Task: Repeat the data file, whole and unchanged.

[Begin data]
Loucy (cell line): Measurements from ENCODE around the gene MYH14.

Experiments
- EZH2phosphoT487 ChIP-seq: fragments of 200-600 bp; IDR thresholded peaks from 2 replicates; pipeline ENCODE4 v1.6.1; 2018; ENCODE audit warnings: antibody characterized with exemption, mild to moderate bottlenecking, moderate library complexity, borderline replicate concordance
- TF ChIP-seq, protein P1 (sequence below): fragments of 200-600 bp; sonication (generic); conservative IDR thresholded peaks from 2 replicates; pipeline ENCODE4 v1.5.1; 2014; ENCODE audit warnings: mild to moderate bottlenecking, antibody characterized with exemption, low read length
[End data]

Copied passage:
Loucy (cell line): Measurements from ENCODE around the gene MYH14.

Experiments
- EZH2phosphoT487 ChIP-seq: fragments of 200-600 bp; IDR thresholded peaks from 2 replicates; pipeline ENCODE4 v1.6.1; 2018; ENCODE audit warnings: antibody characterized with exemption, mild to moderate bottlenecking, moderate library complexity, borderline replicate concordance
- TF ChIP-seq, protein P1 (sequence below): fragments of 200-600 bp; sonication (generic); conservative IDR thresholded peaks from 2 replicates; pipeline ENCODE4 v1.5.1; 2014; ENCODE audit warnings: mild to moderate bottlenecking, antibody characterized with exemption, low read length